Cadillac #2 (Bamber/Lynn/Bourdais) languished in mid-field for much of the race, but finished strongly to claim fourth place at the fall of the flag. Ferrari had a tough day at the office, with the second AF Corse team, running #83 (Kubica/Schwartzmann/Ye) beating the works squad by finishing a solid fifth. The works #50 machine finished eighth.

Toyota Bounce Back

Toyota struggled with, according to Hartley, not many upgrades to the machine from last season (other than its new colour scheme). They complained of lack of pace and it was clear that the team was not up to speed compared to their rivals. Their experience in Hypercar paid dividends, however, and the team crept into points-scoring positions. The #7 machine (Kobayashi/Conway/De Vries) worked its way to sixth place, demonstrating superior fuel saving, while #8 (Buemi/Hartley/Hirakawa) claimed the final points on offer.


Alpine have not been spectacular, as they require testing time for their brand-new machine. Debutant Mick Schumacher, driving #36 (Lapierre/Vaxviere) had an incident on lap 247, passing a GT3 car and running off into the gravel after slight contact. Lapierre had a similar incident later and the car didn’t finish in the points. The #35 Alpine (Chatlin/Habsburg/Milesi) provided the marque with points by finishing ninth. There was a single retirement in the Hypercar category, that of Isotta Fraschini #11.


Porsche made a clean sweep of race day by winning the first race in the history of WEC GT3. Manthey PureRxing Porsche #92 (Malykhin/Sturm/Bachler) ran at the front for most of the race, winning the class at a canter. A spin by Heart of Racing Aston Martin #27 (Riberas/James/Mancinelli) on Lap 217 while leading, hurt their chances of victory, but they still finished a fine second.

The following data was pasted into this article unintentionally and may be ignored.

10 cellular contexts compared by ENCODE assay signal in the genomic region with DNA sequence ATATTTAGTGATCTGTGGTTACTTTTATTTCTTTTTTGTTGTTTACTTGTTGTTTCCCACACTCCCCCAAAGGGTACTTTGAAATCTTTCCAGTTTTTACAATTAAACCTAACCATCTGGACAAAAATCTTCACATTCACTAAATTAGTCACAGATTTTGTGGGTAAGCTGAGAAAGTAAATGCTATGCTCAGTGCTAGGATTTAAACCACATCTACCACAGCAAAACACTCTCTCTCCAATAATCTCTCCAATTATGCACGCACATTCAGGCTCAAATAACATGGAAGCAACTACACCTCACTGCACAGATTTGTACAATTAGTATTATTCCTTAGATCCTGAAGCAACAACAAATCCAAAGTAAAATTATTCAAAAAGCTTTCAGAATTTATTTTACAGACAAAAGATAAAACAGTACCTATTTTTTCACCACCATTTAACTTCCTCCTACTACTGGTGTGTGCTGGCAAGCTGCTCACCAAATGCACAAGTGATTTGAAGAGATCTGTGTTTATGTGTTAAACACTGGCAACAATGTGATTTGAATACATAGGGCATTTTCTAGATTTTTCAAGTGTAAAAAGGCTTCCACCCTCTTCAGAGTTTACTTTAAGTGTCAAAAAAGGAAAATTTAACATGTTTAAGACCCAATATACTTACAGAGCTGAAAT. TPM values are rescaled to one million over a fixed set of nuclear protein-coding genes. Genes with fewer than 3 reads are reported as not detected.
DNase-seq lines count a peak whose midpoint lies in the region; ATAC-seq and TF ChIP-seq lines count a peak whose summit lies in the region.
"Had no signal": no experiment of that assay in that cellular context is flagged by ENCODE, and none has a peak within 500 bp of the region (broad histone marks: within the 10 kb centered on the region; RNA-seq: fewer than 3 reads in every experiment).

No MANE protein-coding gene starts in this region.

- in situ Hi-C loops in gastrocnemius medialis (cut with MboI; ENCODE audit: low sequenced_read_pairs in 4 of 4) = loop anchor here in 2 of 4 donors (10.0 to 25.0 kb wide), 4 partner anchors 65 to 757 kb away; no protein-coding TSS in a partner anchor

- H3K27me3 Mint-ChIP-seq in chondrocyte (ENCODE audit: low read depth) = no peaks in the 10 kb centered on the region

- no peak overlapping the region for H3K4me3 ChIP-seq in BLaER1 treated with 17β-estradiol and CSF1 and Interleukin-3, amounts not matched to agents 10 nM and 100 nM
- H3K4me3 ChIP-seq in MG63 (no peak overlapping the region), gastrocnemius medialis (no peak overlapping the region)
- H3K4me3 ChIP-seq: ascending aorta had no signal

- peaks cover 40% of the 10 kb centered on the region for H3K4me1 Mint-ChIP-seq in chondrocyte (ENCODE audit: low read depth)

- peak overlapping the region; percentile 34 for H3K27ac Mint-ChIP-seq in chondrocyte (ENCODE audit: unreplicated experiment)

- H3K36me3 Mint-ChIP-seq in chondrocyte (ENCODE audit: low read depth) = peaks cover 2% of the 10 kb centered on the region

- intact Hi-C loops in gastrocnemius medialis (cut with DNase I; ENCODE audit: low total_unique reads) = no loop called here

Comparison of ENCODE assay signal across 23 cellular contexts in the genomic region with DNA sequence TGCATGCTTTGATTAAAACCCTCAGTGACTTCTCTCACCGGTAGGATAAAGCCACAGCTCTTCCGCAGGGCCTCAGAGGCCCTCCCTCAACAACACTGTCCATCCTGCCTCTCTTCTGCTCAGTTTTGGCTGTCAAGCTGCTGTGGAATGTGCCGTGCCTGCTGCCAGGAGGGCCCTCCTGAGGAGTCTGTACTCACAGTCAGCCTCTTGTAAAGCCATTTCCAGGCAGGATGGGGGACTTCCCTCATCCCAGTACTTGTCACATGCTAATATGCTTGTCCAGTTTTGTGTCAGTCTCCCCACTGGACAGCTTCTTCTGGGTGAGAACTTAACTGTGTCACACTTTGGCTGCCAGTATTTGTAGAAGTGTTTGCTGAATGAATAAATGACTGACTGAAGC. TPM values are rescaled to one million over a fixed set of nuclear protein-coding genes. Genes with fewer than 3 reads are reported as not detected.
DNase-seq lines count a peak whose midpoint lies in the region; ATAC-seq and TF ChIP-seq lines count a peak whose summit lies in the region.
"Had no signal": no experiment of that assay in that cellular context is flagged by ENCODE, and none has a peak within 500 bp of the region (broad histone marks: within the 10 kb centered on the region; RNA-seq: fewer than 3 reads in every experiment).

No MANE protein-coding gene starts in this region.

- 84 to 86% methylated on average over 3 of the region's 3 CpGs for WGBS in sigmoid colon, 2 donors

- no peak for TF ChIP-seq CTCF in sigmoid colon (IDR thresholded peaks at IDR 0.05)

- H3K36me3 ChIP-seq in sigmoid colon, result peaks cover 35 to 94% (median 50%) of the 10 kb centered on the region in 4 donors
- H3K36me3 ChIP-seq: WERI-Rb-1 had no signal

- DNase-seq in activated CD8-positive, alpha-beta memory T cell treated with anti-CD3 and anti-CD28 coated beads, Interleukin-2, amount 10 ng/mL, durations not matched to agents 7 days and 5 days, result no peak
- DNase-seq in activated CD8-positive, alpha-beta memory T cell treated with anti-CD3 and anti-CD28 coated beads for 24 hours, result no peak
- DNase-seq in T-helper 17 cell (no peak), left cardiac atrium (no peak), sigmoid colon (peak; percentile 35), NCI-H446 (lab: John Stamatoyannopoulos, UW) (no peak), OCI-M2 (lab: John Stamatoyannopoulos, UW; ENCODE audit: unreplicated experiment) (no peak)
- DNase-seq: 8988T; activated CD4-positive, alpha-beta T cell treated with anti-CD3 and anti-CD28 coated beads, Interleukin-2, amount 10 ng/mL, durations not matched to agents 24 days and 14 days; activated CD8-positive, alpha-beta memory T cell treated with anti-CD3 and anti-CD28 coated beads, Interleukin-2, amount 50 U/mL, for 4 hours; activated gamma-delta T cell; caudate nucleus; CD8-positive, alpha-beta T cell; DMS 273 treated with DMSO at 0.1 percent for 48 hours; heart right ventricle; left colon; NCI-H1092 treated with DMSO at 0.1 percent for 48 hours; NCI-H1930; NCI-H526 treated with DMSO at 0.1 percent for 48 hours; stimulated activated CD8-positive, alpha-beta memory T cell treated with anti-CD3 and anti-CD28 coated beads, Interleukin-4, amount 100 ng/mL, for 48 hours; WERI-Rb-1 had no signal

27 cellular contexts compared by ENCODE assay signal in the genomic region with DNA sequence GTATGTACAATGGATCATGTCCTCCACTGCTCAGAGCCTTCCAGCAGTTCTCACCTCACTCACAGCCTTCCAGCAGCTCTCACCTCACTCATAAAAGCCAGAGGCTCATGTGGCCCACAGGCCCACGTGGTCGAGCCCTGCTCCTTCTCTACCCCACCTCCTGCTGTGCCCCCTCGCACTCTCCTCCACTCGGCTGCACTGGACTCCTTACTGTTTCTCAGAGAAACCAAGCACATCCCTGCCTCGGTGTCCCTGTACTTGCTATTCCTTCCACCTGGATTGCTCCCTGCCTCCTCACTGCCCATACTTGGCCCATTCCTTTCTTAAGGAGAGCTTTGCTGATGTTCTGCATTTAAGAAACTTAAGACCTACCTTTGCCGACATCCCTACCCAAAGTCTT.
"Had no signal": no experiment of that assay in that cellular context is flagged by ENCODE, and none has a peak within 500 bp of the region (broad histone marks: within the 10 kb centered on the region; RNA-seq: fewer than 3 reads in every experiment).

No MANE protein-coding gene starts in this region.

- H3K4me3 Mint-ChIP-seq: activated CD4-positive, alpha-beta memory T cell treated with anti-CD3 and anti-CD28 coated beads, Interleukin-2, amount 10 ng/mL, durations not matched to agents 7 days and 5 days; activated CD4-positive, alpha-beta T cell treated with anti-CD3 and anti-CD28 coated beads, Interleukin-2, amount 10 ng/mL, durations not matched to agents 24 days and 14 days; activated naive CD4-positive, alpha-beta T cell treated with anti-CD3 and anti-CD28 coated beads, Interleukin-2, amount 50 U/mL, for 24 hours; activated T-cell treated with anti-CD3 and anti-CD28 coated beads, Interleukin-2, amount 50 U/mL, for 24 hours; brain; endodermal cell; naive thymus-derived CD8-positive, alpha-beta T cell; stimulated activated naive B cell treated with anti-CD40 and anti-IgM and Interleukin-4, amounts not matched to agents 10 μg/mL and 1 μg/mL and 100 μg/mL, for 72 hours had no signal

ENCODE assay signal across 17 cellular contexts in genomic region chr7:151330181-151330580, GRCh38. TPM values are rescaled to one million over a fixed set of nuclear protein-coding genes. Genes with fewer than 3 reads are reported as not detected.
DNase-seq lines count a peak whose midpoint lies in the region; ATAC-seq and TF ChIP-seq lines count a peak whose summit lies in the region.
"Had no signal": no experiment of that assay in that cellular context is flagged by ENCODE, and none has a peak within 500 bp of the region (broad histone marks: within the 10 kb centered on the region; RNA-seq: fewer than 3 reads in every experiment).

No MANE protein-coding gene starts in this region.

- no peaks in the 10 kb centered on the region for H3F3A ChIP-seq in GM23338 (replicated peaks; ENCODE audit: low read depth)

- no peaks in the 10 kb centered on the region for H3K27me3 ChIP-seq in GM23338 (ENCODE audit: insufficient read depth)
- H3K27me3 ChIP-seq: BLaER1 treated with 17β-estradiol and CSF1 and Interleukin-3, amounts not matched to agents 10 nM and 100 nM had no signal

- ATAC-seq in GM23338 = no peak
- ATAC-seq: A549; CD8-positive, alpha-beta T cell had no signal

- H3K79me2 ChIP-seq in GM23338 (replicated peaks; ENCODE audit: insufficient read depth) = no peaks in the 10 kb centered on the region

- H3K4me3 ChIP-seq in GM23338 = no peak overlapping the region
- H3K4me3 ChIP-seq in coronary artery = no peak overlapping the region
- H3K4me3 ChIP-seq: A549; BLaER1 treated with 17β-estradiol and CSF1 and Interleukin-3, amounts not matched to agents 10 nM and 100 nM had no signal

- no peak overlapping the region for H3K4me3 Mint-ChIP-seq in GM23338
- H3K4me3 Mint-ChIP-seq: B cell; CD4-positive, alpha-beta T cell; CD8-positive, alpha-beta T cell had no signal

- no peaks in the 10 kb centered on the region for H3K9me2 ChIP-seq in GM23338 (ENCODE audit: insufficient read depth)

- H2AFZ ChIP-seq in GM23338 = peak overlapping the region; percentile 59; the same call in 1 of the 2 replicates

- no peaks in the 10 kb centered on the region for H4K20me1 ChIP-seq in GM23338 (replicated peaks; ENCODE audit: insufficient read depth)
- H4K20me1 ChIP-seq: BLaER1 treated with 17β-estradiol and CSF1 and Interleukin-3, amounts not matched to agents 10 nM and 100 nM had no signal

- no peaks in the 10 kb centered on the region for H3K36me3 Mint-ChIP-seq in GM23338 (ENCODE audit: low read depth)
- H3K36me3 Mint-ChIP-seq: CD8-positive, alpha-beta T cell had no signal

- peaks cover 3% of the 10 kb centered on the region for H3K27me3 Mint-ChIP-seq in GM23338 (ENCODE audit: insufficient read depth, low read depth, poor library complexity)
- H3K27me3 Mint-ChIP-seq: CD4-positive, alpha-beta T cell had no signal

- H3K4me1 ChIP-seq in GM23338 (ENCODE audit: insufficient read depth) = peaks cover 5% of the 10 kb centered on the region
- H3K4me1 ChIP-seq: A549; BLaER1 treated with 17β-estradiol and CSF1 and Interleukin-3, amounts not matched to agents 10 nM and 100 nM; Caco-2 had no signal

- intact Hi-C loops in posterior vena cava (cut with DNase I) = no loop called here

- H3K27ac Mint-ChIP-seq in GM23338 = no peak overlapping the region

D’Station Racing Aston Martin #777 (Mateu/Bastard/Sorensen) after a long battle for position with WRT BMW #46 (Rossi/Martin/Al Harthy). AF Corse Ferrari #54 (Flohr/Castellacci/Rigon) ran strongly in the race’s early stages. They even led at one point, but fell back to finish fifth. Iron Dames Lamborghini #85 (Bovy/Pin/Gatting) struggled for pace, but claimed points for finishing sixth. TF Sport Corvette #81, the polesitter, dropped back at the start of the race. They suffered gear selection issues, losing valuable time in the pits, before being retired after 6 ¾ hours.

SA Connection

The Van der Linde brothers made their debut in WEC, Sheldon in the #20 BMW Hypercar (with Frijns/Rast) and Kelvin in the GT3 Akkodis Lexus #78 (with Boguslavskiy/Robin). Sheldon finished the race 12th overall (and in class), while Kelvin was classified 49 laps behind class winner after a myriad of problems.

Points Finishers

The top ten finishers in each class score points. With Porsche filling the top three points-scoring places, they have started their constructor championship campaign strongly. There are three points-scoring allocation forms, with different allocations for 6-hour, 8-10-hour and 24-hour events. Vanthoor/Estre/Lotterer lead the championship with 38 points, ahead of Stevens/Illot/Nato with 27 points.  The remaining eight cars’ drivers claim 23, 18, 15, 12, 9, 6, 3 and 2 points, respectively.

No Sense

WEC can be proud of the event that took place to open the season. This fan doesn’t understand how the FIA allowed this event to clash with the first F1 race of the season (and on a Saturday, to boot). The F1 paddock will have to work hard to step up the show to compete with WEC in 2024. The opening F1 race of the season was another snorefest. The second round of the WEC takes place in Italy, with the 6 Hours of Imola on 21 April.